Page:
If you’re wondering how to care for your child’s baby teeth, you’re not alone. Moms and dads all over the world are asking questions, researching on the Internet, and wondering how to create good dental habits for their little ones. Fortunately, it’s easier than you think! Consider the following frequently asked questions concerning baby teeth and dental care:
“Since my child’s baby teeth are going to fall out, do I really need to clean them?”
Yes! Baby teeth play an important role in your child’s development. They allow him to speak clearly, chew new foods, and act as a place holder for permanent teeth. Baby teeth will fall out naturally, but you don’t want them to fall out early due to tooth decay. Introducing good dental care to your child at a young age will help him develop good dental habits for life.
“When should I start brushing my child’s teeth?”
You can start brushing your child’s baby teeth with a soft baby toothbrush once several teeth have broken through the gums. Use a pea-sized amount of training toothpaste (fluoride-free, sugar-free, safe-to-swallow toothpaste). Once your child turns 3-years-old and understands how to spit the tooth paste out instead of swallowing it, you can start brushing his teeth with fluoride toothpaste (again, only a pea-sized amount).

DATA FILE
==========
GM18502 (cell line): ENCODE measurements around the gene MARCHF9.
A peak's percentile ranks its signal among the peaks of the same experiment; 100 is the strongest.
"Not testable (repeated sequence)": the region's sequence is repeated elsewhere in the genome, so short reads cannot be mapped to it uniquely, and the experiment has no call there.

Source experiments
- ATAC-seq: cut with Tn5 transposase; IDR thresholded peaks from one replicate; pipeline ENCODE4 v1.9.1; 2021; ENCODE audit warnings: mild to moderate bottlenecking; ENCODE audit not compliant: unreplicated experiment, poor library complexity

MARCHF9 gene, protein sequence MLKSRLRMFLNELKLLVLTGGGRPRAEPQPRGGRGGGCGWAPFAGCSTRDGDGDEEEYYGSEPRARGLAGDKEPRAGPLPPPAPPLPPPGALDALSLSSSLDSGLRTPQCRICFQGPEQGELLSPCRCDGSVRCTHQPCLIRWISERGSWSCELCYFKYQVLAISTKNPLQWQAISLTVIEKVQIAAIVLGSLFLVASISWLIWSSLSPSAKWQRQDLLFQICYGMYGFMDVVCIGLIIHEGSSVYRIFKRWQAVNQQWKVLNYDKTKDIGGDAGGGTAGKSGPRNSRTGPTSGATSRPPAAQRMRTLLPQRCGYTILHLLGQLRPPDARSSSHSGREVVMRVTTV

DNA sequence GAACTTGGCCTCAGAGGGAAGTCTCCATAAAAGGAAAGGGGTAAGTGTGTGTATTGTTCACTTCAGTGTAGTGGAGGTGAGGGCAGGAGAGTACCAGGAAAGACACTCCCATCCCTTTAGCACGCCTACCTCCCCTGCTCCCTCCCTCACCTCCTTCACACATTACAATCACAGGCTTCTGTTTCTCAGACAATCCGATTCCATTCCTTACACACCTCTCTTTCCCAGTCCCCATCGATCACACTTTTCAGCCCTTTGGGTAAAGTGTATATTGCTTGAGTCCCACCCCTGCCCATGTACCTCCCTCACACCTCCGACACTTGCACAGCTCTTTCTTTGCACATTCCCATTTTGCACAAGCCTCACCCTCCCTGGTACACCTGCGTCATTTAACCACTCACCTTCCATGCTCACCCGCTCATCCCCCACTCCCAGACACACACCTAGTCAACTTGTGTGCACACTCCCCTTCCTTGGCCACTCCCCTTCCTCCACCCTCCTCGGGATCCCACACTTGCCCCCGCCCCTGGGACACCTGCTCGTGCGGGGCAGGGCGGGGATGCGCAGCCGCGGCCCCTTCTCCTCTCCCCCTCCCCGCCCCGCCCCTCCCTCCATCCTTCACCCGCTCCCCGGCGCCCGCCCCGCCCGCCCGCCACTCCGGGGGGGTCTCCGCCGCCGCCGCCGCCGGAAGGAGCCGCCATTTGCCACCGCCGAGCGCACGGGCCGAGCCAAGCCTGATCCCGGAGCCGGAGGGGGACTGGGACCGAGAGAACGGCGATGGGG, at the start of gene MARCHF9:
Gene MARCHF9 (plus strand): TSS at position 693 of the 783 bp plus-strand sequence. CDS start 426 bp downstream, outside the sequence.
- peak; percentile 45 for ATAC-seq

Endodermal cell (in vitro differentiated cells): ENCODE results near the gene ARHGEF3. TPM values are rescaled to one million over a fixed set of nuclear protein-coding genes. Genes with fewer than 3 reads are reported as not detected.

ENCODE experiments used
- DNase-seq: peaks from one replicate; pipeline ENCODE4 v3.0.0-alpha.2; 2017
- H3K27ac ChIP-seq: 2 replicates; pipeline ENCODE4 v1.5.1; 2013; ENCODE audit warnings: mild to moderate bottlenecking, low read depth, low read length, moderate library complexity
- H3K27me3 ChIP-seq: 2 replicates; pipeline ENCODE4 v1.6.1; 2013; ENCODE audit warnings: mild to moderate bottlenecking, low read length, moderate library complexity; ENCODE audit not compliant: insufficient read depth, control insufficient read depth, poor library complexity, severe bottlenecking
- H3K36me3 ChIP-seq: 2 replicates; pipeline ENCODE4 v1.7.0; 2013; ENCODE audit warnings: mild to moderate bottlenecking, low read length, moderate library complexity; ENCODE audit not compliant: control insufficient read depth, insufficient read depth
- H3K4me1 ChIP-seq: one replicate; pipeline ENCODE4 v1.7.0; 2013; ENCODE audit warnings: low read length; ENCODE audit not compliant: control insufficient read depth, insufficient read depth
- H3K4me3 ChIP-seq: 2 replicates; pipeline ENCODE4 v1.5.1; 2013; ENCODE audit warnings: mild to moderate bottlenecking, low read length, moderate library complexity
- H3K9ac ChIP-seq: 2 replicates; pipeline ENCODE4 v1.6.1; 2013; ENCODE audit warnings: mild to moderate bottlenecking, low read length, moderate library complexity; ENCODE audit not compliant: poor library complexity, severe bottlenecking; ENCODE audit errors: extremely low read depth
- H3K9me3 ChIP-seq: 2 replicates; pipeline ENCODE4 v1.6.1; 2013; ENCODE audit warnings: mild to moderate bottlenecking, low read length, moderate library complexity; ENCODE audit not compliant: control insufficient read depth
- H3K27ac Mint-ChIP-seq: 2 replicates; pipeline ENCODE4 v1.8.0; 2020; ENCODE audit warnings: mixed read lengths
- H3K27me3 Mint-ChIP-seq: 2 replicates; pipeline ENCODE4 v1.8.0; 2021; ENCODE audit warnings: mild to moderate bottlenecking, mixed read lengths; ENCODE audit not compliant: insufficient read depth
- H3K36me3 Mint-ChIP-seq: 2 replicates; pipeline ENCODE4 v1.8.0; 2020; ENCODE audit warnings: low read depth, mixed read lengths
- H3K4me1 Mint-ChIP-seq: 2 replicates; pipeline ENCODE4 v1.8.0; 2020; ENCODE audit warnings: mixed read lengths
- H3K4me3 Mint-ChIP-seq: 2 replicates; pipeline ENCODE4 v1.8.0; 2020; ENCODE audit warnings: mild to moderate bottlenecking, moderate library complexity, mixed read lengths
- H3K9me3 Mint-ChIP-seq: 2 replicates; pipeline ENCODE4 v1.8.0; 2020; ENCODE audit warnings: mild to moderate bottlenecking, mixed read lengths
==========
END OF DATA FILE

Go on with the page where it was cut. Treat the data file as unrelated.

“Why is it bad to let my child go to bed with his bottle?”
Many pediatricians encourage parents not to let their child go to bed with his bottle. This is due to a dental problem called Baby Bottle Tooth Decay (BBTD). If baby teeth are exposed to sugary liquids for a prolonged amount of time, the teeth are more prone to tooth decay. BBTD can lead to ear infections, early loss of baby teeth, pain, and more.
“When should I make an appointment for my child to visit the dentist?”
Bring your child to the dentist once all his baby teeth have come in, which is usually around age 3. At our office, we provide “Happy Visits” for your child to help him realize how fun going to the dentist can be! He will enjoy a ride in the exam chair, looking at cartoons while we count his teeth, and a complementary balloon.